If you’re considering leaving the NHS, make sure you understand your pension rights and entitlements
Doctors leave the NHS for all sorts of reasons but there is no doubt that the Covid-19 pandemic has added to the levels of stress, both mental and physical, in the profession. That may increase the number of doctors deciding to leave, either permanently or for a career break; in which case, it is crucial that doctors understand where they stand on pensions.
The position will vary according to your circumstances and intentions. First of all, if you have been a member of the 2015 NHS Pension Scheme for less than two years, you can apply for a refund of the contributions you have made if you leave, but you won’t retain any entitlement to pension. However if you leave the Scheme within 2 years and then re-join the 2015 Scheme within 5 years of leaving you are able to re-start contributions therefore avoiding a refund of contributions. Members of more than two years’ standing, however, cannot claim a refund.
Leaving on a career break
Doctors leaving the NHS for a short-term period – a career break of six months to two years, say – have the option of remaining in the NHS Pension Scheme. For the first six months of their time out, they simply have to keep paying their normal contributions, with the NHS making its usual employer contributions; for the subsequent 18 months, such doctors are responsible for both their own contributions and the payments that the NHS would normally make.
Leaving for good
Doctors leaving the NHS altogether have several options. The first is simply to leave the savings where they are, in the form of a deferred pension (this may be particularly useful if you intend to return to the NHS in the future). Alternatively, you are entitled to transfer your savings to a new pension scheme – but only if it is also a defined benefit pension scheme and you make the transfer within set time limits. Or, if you’re moving overseas, you may be able to move your pension savings into a “qualifying recognised overseas pension scheme” (often abbreviated to a QROPS).
Rejoining the NHS
Doctors returning to the NHS will find themselves in different positions. If you have been away for five years or more, your previous benefits will remain in the form of a deferred pension and you will join the 2015 section as a new member. You will also be given a one-off opportunity to transfer your deferred benefits into your new pension pot.
If you rejoin the NHS Pension Scheme after a break of less than five years, you may be able to rejoin the section of the scheme you previously belonged to (in the case of the 1995 section, you must be under its normal pension age of 60). This will be the case if you were a protected member of the 1995 or 2008 sections – that is, that you were allowed to stay in these sections when the NHS introduced the 2015 section of its pension scheme in March 2015.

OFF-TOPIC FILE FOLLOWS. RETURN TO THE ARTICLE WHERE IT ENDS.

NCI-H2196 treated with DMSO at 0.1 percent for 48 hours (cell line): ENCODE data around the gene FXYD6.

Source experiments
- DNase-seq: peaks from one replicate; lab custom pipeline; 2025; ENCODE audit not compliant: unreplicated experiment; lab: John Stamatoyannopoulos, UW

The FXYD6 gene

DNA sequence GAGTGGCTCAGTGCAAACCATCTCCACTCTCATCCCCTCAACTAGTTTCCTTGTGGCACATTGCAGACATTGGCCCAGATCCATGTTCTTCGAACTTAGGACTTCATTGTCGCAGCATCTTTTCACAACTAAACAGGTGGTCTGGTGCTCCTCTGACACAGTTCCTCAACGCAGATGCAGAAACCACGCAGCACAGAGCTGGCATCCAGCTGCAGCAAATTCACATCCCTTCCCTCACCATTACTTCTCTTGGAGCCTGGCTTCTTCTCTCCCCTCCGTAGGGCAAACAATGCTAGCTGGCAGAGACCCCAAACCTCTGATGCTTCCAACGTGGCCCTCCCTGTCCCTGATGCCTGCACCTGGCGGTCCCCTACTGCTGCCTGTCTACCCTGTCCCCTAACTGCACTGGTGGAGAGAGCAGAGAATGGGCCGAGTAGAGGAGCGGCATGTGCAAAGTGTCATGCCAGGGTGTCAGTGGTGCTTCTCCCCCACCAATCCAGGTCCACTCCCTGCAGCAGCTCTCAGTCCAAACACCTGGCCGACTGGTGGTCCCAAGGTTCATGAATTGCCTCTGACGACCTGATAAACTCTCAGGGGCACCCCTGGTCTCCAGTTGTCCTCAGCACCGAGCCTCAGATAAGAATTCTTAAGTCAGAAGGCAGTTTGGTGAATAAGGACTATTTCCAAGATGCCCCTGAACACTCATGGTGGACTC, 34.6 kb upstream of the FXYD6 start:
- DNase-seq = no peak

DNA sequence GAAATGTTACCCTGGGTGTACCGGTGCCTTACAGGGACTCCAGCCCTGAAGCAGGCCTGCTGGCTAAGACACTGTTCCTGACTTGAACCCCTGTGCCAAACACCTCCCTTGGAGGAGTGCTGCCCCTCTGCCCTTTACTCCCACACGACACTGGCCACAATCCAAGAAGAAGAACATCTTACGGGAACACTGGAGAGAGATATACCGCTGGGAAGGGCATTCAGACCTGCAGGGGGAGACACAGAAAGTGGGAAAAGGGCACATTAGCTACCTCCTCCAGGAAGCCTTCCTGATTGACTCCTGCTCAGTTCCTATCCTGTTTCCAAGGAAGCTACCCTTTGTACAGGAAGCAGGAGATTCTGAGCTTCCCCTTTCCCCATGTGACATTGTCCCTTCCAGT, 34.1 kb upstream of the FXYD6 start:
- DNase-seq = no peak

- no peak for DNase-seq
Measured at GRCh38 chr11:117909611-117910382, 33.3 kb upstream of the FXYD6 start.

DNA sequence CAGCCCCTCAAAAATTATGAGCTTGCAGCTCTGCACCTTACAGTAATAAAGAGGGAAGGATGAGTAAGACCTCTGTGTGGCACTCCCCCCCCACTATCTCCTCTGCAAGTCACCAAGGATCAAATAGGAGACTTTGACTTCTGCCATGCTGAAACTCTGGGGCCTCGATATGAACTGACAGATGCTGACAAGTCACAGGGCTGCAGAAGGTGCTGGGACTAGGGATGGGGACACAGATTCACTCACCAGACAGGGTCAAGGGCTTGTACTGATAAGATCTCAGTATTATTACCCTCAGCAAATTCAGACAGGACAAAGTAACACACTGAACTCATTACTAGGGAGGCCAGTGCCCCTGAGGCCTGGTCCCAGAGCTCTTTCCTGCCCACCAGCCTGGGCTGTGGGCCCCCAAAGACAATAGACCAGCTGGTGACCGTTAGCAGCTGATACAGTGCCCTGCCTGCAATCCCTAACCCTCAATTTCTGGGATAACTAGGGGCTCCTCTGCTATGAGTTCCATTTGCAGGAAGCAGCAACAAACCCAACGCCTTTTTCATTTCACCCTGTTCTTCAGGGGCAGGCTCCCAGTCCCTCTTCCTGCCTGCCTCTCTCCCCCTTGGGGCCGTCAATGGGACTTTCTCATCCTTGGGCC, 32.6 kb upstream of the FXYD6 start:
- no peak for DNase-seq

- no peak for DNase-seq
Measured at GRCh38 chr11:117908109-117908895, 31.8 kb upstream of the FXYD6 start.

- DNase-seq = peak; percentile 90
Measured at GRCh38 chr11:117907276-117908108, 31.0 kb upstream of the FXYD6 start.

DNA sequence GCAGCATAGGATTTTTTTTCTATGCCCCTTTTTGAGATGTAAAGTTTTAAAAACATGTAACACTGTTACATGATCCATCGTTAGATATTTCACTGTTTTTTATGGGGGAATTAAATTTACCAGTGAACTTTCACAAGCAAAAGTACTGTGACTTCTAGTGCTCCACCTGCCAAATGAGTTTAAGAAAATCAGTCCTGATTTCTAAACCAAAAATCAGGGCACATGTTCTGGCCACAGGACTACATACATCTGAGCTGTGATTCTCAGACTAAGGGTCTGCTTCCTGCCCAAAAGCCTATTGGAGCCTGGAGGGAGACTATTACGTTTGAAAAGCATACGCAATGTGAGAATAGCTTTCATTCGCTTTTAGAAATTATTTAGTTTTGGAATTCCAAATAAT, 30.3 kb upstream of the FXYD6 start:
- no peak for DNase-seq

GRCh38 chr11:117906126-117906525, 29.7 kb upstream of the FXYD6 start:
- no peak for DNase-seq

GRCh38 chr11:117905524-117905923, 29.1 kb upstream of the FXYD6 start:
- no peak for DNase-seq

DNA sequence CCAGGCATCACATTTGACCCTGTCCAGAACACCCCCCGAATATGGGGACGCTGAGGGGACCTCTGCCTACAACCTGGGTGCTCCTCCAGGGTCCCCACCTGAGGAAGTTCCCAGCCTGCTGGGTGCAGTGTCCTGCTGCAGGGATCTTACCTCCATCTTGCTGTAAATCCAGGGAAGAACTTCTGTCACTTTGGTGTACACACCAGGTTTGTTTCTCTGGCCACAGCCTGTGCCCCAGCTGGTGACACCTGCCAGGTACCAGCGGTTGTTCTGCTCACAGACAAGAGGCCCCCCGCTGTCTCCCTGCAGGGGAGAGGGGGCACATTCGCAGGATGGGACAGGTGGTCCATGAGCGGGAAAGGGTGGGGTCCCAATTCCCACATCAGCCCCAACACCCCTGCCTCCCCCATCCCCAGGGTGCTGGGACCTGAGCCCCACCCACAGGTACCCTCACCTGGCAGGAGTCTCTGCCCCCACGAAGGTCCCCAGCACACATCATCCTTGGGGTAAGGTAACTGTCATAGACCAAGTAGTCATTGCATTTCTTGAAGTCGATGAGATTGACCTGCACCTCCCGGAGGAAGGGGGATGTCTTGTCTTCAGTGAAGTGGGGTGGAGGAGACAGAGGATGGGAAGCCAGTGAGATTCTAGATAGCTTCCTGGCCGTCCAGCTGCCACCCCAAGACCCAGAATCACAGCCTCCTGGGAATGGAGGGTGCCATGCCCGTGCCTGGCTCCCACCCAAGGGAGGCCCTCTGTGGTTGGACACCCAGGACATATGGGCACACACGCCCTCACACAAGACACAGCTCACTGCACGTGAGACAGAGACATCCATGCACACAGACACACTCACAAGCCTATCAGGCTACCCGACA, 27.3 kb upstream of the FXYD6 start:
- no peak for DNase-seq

Non-protected members of the 1995 and 2008 sections who rejoin within five years only get to resume membership of these sections if they have not yet passed their transition date – the date on which they were or are due to join the 2015 section under the reforms of five years ago. Otherwise, you will join the 2015 scheme.
The only caveat here is that the government is currently undertaking a review of public sector pensions and it is possible there will be a change in the rules around protected membership. For now, however, the principle is that only protected members and non-protected members yet to pass their transition dates can automatically rejoin the section of the NHS Pension Scheme they left when returning to work – and only if they return within five years of leaving.
Managing pensions as a locum
Finally, some doctors may choose to work as locums after leaving their current jobs. If so, you will be able to continue your membership of the NHS Pension Scheme. There are some administrative hurdles to get used to when contributing to the scheme as a locum, but the effort if worth it given the benefits and protections it offers. Bear in mind, however, that doctors employed through agencies or charging for their locum work through limited companies do not have this option.
The bottom line is that thinking through your pension planning should be a priority if you plan on leaving the NHS. And do not overlook the protections the scheme offers such as death-in-service benefits and enhanced ill-health retirement benefits. In practice, it will make sense to take professional and independent financial advice on how to put yourself in the best position.
Content correct at time of writing and is intended for general information only and should not be construed as advice.